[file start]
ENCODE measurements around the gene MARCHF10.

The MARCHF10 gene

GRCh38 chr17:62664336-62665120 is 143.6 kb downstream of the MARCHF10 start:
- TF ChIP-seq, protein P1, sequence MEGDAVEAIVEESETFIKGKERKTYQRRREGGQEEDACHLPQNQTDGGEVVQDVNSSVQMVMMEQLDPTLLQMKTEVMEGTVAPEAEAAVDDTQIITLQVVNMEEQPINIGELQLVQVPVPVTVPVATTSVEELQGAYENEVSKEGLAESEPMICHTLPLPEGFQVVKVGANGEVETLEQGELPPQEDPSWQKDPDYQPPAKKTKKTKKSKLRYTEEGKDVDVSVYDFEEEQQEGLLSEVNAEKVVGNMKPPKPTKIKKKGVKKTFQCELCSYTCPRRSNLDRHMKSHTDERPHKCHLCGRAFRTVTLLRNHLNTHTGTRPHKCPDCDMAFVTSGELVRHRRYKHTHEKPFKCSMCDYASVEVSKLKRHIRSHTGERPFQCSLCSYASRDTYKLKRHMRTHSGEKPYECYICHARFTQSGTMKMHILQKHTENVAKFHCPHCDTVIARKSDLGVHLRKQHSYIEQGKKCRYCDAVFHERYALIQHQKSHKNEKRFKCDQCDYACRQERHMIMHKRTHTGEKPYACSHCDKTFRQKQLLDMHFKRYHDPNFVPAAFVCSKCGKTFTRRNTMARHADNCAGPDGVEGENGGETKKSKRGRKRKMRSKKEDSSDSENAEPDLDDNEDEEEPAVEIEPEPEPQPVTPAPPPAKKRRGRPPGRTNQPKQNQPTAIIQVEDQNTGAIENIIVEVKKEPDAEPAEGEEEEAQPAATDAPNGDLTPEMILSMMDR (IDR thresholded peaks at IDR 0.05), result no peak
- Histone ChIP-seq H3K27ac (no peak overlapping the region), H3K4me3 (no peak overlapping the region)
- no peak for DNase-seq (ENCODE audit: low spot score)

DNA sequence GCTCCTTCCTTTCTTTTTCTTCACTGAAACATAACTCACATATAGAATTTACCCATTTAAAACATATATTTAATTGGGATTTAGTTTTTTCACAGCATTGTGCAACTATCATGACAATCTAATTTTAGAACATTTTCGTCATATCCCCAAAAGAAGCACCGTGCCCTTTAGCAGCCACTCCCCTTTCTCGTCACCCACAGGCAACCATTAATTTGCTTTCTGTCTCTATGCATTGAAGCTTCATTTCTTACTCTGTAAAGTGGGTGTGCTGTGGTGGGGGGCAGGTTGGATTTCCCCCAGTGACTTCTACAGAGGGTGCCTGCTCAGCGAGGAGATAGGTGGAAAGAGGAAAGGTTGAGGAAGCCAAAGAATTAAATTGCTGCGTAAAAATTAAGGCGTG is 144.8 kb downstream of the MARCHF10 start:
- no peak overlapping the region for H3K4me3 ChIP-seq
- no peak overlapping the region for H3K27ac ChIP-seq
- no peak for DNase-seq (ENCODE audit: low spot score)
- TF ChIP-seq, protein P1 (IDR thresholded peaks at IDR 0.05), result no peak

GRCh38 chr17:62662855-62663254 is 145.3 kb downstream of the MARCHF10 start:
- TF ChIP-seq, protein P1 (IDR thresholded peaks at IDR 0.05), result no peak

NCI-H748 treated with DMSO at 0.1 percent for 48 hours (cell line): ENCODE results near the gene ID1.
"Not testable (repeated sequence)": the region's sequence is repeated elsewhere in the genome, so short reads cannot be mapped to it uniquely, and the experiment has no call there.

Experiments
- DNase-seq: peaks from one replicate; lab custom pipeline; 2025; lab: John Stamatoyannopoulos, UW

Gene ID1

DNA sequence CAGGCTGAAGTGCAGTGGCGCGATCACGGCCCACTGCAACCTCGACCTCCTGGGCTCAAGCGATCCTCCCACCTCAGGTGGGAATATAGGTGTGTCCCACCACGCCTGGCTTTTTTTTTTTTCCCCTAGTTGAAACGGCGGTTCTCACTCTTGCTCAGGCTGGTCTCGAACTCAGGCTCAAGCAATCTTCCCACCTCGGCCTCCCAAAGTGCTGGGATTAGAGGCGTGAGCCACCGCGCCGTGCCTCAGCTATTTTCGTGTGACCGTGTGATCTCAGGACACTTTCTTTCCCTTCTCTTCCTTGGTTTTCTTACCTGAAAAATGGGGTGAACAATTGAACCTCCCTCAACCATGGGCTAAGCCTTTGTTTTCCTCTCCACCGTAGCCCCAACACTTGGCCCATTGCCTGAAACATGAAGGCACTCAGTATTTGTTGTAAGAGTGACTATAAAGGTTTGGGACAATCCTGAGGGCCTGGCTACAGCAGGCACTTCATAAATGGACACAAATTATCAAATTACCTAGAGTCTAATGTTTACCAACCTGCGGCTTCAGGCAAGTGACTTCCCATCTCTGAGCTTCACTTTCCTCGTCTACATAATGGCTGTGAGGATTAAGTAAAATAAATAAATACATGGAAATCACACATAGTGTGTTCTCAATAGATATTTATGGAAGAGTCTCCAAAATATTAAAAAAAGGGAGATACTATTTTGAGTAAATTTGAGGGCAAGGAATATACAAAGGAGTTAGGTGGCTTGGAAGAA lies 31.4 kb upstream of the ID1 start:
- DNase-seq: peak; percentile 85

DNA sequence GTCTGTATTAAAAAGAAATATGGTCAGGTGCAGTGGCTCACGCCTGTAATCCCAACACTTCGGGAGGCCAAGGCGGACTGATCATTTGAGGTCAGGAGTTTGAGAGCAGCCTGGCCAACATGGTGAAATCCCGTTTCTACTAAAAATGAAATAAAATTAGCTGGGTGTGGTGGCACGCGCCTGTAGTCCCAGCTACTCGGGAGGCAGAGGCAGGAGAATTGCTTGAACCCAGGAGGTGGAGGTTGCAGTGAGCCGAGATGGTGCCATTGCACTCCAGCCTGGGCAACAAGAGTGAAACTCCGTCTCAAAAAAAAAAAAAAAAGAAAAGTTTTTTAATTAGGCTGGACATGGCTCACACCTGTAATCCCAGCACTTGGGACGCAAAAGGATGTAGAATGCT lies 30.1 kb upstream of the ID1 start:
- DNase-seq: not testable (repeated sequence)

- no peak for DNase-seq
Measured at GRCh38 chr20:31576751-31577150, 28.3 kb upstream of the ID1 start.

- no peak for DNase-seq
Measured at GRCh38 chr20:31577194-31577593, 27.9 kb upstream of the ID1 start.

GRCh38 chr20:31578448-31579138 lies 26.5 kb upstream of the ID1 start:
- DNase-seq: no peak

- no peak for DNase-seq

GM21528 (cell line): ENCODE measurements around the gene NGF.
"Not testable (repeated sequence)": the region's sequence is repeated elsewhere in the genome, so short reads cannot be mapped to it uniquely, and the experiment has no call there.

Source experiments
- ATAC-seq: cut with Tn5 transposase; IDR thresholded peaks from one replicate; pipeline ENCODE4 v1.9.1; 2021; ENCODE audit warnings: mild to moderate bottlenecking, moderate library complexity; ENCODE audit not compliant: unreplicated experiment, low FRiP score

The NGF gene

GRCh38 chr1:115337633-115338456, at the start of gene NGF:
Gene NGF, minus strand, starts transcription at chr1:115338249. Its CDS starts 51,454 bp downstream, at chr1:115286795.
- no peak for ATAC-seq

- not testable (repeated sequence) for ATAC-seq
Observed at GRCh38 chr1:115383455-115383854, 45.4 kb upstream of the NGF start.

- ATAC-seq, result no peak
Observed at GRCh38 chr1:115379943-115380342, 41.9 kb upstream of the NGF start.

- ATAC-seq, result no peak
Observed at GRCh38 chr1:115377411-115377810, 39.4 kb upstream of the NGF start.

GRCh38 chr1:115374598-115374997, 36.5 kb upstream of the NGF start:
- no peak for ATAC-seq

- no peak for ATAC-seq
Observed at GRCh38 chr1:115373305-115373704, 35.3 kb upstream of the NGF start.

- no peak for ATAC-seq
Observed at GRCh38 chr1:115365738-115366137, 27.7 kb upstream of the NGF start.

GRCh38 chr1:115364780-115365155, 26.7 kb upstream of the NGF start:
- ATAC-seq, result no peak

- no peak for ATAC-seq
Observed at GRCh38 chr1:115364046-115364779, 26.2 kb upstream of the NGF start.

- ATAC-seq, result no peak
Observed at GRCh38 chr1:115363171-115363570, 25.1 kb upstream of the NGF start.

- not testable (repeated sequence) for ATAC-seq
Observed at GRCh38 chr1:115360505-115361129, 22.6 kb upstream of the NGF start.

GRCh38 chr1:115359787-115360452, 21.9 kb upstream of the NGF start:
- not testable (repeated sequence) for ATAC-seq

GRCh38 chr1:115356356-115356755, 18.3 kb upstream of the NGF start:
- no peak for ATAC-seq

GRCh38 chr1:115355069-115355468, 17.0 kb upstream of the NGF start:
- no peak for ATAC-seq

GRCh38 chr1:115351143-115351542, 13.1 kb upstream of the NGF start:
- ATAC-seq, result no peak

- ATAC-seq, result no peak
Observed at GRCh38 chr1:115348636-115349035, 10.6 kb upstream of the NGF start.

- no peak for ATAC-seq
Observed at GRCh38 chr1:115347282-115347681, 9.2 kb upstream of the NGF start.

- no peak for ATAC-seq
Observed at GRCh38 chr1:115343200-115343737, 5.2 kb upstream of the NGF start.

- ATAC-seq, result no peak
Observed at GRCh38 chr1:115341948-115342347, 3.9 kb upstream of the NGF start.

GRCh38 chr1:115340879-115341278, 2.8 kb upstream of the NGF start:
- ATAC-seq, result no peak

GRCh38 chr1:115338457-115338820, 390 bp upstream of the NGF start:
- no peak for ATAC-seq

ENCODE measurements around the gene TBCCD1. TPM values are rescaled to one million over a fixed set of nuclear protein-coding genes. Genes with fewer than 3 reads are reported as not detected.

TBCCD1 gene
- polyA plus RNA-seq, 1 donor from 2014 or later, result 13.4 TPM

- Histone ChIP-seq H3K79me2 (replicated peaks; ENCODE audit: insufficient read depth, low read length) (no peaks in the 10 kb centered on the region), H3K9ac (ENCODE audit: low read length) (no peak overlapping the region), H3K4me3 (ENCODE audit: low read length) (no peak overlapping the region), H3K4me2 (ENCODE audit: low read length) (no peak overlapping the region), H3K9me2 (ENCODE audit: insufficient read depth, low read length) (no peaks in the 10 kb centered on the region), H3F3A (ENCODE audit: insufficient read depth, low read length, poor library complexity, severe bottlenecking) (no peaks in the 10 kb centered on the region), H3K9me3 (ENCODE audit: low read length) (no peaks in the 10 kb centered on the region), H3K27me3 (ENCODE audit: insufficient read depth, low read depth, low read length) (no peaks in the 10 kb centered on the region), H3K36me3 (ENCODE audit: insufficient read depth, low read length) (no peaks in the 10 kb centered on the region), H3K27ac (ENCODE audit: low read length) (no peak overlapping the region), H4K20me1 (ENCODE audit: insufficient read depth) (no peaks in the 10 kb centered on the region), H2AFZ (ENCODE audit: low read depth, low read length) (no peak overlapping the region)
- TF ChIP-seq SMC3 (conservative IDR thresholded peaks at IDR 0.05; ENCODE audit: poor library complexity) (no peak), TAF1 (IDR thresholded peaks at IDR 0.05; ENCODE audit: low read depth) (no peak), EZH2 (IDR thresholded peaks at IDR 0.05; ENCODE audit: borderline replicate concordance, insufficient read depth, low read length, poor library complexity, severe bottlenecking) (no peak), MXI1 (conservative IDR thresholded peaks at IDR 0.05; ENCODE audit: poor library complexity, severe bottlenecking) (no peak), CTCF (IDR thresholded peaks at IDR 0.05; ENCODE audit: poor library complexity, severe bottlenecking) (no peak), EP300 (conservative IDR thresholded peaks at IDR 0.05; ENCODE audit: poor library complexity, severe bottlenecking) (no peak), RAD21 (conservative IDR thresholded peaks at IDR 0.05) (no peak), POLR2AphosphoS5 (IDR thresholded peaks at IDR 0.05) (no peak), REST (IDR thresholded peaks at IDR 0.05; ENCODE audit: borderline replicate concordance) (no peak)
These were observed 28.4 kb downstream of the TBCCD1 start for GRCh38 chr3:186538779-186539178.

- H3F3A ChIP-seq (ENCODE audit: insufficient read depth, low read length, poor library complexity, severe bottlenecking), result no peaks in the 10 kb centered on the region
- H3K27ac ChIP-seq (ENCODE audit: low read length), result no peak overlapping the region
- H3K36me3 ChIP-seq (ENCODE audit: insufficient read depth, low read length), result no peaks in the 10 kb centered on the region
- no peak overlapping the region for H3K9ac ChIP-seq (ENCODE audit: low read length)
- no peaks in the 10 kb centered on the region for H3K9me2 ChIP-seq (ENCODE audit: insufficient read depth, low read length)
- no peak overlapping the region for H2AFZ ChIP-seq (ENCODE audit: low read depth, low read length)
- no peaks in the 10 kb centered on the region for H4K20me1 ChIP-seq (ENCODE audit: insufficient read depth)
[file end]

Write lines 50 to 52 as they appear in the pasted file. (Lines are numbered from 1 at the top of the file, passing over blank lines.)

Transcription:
GRCh38 chr1:115364780-115365155, 26.7 kb upstream of the NGF start:
- ATAC-seq, result no peak

- no peak for ATAC-seq